Facebook is hitting back at allegations that its artificial intelligence systems aren’t doing enough to curb hate speech on the platform. Integrity VP at Facebook, Guy Rosen penned a blog post countering some of the claims emerging out of a recent WSJ report.
Rosen said that the prevalence of hate speech on Facebook has dipped by 50% over the past three quarters (9 months). Moreover, Facebook also shared a graph illustrating the downward trend.
“What these documents demonstrate is that our integrity work is a multi-year journey. While we will never be perfect, our teams continually work to develop our systems, identify issues and build solutions,” Rosen said in the post (via).
The aforementioned WSJ report pointed out that Facebook’s AI systems could do little to curb hate speech on the platform. However, Rosen said this is the wrong way to go about it.
“Focusing just on content removals is the wrong way to look at how we fight hate speech. That’s because using technology to remove hate speech is only one way we counter it.”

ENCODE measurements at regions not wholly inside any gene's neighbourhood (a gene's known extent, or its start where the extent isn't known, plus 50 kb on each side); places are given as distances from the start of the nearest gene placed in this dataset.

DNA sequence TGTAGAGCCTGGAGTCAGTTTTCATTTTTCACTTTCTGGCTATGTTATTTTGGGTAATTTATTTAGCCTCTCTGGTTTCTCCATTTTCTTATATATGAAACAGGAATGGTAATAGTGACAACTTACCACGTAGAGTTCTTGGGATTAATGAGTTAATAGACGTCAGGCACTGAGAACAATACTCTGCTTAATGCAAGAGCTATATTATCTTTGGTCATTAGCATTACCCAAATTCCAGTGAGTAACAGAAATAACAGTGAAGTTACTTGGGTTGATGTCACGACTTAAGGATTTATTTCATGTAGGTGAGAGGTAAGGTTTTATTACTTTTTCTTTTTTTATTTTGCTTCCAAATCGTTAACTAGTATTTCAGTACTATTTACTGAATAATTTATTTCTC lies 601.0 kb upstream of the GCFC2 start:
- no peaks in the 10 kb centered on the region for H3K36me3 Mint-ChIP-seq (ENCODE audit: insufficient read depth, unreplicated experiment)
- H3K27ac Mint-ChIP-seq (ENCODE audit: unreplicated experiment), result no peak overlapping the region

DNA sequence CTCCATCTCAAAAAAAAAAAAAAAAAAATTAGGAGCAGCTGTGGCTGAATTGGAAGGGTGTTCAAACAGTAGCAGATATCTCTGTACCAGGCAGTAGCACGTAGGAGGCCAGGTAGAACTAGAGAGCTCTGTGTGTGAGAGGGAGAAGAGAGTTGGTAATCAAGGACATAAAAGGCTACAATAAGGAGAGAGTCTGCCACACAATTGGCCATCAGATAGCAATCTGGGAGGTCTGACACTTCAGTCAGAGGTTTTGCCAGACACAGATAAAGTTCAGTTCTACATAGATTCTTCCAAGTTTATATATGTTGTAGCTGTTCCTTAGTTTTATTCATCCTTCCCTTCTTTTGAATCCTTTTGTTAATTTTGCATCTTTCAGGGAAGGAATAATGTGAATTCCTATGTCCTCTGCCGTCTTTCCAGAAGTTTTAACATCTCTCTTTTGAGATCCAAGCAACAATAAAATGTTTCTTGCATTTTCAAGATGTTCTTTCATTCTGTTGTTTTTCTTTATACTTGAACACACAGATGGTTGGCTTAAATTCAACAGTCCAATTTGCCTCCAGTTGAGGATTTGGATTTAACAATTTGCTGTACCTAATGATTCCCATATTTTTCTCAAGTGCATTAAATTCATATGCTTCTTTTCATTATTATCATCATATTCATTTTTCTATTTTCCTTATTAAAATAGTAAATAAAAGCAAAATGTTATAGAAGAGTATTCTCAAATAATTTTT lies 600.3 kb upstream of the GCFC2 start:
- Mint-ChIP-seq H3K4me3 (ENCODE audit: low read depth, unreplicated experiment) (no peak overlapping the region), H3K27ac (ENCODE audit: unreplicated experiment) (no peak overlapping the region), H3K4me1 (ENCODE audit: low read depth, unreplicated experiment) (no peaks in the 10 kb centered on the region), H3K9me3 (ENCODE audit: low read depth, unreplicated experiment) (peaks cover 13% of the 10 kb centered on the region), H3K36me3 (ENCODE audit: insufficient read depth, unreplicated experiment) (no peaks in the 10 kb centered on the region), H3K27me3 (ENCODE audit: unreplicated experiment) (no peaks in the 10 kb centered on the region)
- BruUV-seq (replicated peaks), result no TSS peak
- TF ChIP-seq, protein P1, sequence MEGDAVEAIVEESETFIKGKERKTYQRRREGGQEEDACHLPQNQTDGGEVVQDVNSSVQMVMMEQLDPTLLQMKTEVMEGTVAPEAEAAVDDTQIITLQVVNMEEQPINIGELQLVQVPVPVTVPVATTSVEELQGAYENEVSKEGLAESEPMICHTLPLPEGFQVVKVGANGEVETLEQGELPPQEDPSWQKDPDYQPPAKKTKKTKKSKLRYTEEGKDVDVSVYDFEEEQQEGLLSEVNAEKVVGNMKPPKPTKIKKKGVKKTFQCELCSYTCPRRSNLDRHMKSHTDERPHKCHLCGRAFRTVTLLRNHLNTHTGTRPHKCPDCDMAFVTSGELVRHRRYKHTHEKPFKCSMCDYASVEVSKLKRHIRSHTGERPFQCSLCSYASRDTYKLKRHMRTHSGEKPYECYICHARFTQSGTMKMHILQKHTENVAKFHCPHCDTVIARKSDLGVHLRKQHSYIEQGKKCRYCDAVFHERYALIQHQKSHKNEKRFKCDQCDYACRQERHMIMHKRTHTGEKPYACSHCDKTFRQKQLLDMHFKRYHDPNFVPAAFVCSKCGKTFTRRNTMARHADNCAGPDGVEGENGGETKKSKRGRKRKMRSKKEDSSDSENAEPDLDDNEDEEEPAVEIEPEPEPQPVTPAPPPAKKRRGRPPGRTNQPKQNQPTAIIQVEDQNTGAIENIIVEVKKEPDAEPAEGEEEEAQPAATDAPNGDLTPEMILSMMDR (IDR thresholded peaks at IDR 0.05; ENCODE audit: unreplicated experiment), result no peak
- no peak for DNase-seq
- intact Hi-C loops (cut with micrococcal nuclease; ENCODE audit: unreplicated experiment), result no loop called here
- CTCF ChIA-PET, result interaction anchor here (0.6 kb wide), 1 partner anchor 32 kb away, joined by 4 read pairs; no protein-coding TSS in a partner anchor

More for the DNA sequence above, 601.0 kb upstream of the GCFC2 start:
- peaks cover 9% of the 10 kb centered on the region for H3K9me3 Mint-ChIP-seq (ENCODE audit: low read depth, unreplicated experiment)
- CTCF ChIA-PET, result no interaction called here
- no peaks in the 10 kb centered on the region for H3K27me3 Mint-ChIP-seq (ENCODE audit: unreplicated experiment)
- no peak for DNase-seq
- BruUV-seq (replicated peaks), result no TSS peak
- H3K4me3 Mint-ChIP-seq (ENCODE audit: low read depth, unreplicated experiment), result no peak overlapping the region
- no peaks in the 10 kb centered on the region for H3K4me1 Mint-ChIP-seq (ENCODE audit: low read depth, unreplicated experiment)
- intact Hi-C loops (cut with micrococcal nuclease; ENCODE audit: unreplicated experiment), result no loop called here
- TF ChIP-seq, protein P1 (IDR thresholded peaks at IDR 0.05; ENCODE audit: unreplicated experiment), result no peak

This is the latest in a series of clarifications by Facebook in the past few weeks
Rosen clarified that Facebook measures the success of its systems based on the visibility of hate speech on its platform. The blog post went on to say that hate speech accounts for only five views per 10,000 on Facebook.
“Prevalence is how we measure our work internally, and that’s why we share the same metric externally. While we know our work will never be done in this space, the fact that prevalence has been reduced by almost 50% in the last three quarters shows that taken together, our efforts are having an impact.”
Facebook has routinely encountered trouble over wrongly flagging content as hate speech. “We need to be confident that something is hate speech before we remove it,” Rosen went on to say.
This is the latest in a string of statements issued by Facebook over the past couple of weeks. CEO Mark Zuckerberg recently denied allegations that the company prioritizes its profits over the safety and well-being of its users.
“The argument that we deliberately push content that makes people angry for profit is deeply illogical,” Zuckerberg said at the time.